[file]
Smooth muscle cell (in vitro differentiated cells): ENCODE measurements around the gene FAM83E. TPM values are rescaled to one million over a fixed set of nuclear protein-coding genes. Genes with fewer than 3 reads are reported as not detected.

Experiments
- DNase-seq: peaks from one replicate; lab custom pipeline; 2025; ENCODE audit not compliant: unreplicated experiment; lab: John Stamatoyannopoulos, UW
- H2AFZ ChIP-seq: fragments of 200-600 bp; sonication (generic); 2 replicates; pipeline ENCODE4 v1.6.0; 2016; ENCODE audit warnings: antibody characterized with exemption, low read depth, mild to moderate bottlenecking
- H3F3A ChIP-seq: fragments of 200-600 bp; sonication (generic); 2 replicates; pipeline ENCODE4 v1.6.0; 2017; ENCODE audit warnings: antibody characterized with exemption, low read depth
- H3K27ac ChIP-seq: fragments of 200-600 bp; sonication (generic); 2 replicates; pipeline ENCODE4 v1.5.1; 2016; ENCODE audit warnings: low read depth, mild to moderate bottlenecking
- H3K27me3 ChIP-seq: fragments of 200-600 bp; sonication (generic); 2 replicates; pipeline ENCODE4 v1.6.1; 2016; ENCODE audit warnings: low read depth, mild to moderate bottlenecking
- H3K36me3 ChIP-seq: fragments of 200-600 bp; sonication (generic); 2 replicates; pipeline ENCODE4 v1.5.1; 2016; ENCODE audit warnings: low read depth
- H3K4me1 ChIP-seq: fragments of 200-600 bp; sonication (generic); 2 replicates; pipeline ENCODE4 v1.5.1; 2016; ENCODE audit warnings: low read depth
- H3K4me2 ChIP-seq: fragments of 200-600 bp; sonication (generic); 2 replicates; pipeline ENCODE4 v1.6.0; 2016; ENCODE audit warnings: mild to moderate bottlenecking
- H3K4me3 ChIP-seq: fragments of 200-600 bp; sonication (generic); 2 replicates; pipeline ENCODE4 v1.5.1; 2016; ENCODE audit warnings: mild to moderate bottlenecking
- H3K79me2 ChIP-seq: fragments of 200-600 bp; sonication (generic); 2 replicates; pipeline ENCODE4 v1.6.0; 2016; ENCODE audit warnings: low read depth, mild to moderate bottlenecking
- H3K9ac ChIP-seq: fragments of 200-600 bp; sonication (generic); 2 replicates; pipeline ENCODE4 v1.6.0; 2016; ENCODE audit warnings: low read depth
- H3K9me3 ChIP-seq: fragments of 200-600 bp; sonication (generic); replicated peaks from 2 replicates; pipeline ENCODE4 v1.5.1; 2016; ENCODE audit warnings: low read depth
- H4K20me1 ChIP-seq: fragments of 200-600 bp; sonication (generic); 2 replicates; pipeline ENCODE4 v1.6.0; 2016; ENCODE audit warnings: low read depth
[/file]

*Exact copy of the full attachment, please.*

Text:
Smooth muscle cell (in vitro differentiated cells): ENCODE measurements around the gene FAM83E. TPM values are rescaled to one million over a fixed set of nuclear protein-coding genes. Genes with fewer than 3 reads are reported as not detected.

Experiments
- DNase-seq: peaks from one replicate; lab custom pipeline; 2025; ENCODE audit not compliant: unreplicated experiment; lab: John Stamatoyannopoulos, UW
- H2AFZ ChIP-seq: fragments of 200-600 bp; sonication (generic); 2 replicates; pipeline ENCODE4 v1.6.0; 2016; ENCODE audit warnings: antibody characterized with exemption, low read depth, mild to moderate bottlenecking
- H3F3A ChIP-seq: fragments of 200-600 bp; sonication (generic); 2 replicates; pipeline ENCODE4 v1.6.0; 2017; ENCODE audit warnings: antibody characterized with exemption, low read depth
- H3K27ac ChIP-seq: fragments of 200-600 bp; sonication (generic); 2 replicates; pipeline ENCODE4 v1.5.1; 2016; ENCODE audit warnings: low read depth, mild to moderate bottlenecking
- H3K27me3 ChIP-seq: fragments of 200-600 bp; sonication (generic); 2 replicates; pipeline ENCODE4 v1.6.1; 2016; ENCODE audit warnings: low read depth, mild to moderate bottlenecking
- H3K36me3 ChIP-seq: fragments of 200-600 bp; sonication (generic); 2 replicates; pipeline ENCODE4 v1.5.1; 2016; ENCODE audit warnings: low read depth
- H3K4me1 ChIP-seq: fragments of 200-600 bp; sonication (generic); 2 replicates; pipeline ENCODE4 v1.5.1; 2016; ENCODE audit warnings: low read depth
- H3K4me2 ChIP-seq: fragments of 200-600 bp; sonication (generic); 2 replicates; pipeline ENCODE4 v1.6.0; 2016; ENCODE audit warnings: mild to moderate bottlenecking
- H3K4me3 ChIP-seq: fragments of 200-600 bp; sonication (generic); 2 replicates; pipeline ENCODE4 v1.5.1; 2016; ENCODE audit warnings: mild to moderate bottlenecking
- H3K79me2 ChIP-seq: fragments of 200-600 bp; sonication (generic); 2 replicates; pipeline ENCODE4 v1.6.0; 2016; ENCODE audit warnings: low read depth, mild to moderate bottlenecking
- H3K9ac ChIP-seq: fragments of 200-600 bp; sonication (generic); 2 replicates; pipeline ENCODE4 v1.6.0; 2016; ENCODE audit warnings: low read depth
- H3K9me3 ChIP-seq: fragments of 200-600 bp; sonication (generic); replicated peaks from 2 replicates; pipeline ENCODE4 v1.5.1; 2016; ENCODE audit warnings: low read depth
- H4K20me1 ChIP-seq: fragments of 200-600 bp; sonication (generic); 2 replicates; pipeline ENCODE4 v1.6.0; 2016; ENCODE audit warnings: low read depth